There is an enduring consensus about America’s role in the world, which is due to the fact that while administrations may change, fundamental U.S. interests have not. These include protecting the U.S. homeland from catastrophic attack, sustaining a global system marked by open lines of communication to facilitate commerce, and preserving regional balances of power. Far from being a reluctant imperialist or hegemon on the offensive, the United States tends to fill security voids when they are created (even if often late to the game) to ensure the international system remains functional. To be sure, future U.S. grand strategy will be global and multilateral, but it will be much more selective than it is today.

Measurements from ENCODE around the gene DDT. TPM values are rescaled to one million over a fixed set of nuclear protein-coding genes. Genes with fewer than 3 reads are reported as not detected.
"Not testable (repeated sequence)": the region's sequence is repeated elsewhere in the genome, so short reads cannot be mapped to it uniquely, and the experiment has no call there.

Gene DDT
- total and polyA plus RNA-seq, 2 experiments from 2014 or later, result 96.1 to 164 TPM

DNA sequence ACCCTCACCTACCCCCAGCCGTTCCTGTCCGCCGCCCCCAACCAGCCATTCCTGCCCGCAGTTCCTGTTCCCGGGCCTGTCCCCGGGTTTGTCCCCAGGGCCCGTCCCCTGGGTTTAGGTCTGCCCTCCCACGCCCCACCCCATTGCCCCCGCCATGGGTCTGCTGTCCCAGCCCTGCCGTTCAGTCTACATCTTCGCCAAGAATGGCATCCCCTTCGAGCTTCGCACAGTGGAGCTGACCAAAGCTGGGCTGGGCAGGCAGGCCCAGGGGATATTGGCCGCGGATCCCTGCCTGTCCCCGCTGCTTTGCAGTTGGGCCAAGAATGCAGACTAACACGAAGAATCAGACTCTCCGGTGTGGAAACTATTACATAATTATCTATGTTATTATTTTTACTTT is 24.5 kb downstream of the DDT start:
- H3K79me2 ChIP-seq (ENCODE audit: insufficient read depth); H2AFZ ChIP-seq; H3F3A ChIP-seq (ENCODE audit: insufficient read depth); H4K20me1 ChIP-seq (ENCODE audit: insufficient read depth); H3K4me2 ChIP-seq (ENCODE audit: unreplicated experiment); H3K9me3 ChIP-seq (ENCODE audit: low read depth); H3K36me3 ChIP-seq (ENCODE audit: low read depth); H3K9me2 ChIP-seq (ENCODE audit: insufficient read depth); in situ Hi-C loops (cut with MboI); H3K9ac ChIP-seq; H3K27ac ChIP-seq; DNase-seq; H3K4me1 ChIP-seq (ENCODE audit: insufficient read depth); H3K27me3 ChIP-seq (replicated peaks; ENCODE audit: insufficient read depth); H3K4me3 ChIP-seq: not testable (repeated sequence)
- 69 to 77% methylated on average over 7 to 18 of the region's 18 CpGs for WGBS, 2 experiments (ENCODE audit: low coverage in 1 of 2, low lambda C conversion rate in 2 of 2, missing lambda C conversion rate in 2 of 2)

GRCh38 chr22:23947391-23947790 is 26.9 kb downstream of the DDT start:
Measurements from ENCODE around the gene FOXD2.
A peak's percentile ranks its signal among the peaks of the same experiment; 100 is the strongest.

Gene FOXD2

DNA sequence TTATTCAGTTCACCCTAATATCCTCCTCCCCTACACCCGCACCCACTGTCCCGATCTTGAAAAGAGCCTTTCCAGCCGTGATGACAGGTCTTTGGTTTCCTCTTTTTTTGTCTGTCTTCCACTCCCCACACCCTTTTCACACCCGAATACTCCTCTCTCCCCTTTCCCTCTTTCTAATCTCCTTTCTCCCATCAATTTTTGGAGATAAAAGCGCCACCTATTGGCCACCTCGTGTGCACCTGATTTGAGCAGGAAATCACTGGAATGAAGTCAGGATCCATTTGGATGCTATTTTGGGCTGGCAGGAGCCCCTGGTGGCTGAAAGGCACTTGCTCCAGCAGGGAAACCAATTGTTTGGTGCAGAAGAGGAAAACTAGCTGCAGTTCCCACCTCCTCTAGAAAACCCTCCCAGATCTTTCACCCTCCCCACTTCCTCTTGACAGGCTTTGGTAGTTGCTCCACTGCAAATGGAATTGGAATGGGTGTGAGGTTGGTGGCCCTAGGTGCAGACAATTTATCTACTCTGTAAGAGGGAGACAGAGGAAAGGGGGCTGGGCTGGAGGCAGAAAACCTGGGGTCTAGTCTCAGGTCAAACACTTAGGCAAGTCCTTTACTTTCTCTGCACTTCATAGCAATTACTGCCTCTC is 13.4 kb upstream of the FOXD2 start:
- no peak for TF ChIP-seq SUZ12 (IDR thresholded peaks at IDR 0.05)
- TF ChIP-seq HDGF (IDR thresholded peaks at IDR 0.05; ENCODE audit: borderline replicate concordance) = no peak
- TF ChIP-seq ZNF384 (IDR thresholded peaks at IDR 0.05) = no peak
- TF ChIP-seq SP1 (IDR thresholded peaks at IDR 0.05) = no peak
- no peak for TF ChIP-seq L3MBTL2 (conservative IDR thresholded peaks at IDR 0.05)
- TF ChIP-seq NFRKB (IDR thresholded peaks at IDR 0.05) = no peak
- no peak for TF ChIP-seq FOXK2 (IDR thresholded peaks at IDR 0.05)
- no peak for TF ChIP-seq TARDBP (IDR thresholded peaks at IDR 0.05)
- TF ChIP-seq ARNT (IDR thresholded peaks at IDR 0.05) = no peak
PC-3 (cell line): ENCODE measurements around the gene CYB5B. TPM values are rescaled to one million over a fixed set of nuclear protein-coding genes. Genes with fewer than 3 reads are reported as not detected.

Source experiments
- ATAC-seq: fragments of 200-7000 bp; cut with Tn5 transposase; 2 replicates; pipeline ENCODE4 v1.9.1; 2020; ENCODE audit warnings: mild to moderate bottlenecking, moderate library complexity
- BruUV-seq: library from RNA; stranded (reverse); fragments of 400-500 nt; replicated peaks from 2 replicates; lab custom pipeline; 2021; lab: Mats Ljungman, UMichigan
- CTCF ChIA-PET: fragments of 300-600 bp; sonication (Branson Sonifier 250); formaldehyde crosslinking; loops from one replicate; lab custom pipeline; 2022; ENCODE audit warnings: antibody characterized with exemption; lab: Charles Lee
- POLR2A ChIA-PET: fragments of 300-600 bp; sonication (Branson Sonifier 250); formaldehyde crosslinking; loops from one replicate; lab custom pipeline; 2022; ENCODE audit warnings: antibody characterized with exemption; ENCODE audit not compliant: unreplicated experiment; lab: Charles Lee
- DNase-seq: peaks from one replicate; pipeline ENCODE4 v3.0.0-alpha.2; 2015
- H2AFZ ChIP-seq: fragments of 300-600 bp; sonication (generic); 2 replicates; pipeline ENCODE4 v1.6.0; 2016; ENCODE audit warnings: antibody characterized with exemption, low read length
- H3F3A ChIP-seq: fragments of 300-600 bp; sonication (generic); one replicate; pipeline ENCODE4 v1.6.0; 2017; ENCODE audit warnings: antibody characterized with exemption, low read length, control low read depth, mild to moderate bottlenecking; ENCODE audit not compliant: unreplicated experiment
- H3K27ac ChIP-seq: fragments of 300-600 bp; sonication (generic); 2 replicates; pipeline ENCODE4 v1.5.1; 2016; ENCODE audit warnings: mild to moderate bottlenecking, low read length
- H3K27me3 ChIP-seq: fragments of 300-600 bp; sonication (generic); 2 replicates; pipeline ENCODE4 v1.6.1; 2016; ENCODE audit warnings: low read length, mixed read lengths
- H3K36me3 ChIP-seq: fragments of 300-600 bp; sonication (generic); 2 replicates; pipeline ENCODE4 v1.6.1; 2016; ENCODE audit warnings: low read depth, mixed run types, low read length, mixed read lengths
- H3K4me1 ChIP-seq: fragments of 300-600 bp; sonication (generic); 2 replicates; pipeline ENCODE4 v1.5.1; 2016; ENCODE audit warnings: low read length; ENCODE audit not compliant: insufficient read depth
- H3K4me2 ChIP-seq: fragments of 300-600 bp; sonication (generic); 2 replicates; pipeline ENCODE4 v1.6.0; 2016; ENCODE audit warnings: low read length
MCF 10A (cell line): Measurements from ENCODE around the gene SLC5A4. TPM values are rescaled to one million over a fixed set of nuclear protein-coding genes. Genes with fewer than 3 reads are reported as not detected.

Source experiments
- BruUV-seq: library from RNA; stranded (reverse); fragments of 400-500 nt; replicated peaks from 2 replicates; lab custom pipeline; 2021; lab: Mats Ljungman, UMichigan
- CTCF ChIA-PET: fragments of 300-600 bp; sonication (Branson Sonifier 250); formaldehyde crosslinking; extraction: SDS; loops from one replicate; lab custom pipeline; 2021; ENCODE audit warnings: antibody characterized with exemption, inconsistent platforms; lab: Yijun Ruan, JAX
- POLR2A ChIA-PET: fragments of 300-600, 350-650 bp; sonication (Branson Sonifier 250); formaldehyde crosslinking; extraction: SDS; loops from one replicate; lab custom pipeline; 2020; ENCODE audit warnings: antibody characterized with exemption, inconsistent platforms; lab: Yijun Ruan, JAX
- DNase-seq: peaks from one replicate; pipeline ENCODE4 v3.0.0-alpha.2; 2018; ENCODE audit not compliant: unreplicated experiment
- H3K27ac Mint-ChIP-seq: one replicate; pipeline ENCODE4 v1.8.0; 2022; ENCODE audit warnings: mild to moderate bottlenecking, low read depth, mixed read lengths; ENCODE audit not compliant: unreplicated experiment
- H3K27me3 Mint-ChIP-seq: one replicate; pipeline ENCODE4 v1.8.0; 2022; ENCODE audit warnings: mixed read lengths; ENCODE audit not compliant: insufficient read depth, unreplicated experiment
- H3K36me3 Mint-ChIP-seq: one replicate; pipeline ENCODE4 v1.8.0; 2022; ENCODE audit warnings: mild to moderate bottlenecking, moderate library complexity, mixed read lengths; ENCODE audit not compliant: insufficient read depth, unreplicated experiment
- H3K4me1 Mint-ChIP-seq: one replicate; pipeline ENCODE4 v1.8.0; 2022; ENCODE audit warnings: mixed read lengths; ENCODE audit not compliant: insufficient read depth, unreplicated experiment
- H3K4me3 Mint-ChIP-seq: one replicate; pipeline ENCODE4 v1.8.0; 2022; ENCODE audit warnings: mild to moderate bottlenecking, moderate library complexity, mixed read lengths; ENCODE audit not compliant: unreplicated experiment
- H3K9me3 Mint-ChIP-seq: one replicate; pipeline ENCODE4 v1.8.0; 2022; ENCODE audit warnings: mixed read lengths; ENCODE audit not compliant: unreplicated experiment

Foreign policy consists in bringing into balance, with a comfortable surplus of power in reserve, the nation’s commitments and the nation’s power. — Walter Lippman.
 Walter Lippmann, U.S. Foreign Policy: Shield of the Republic (Boston, MA: Little, Brown, 1943).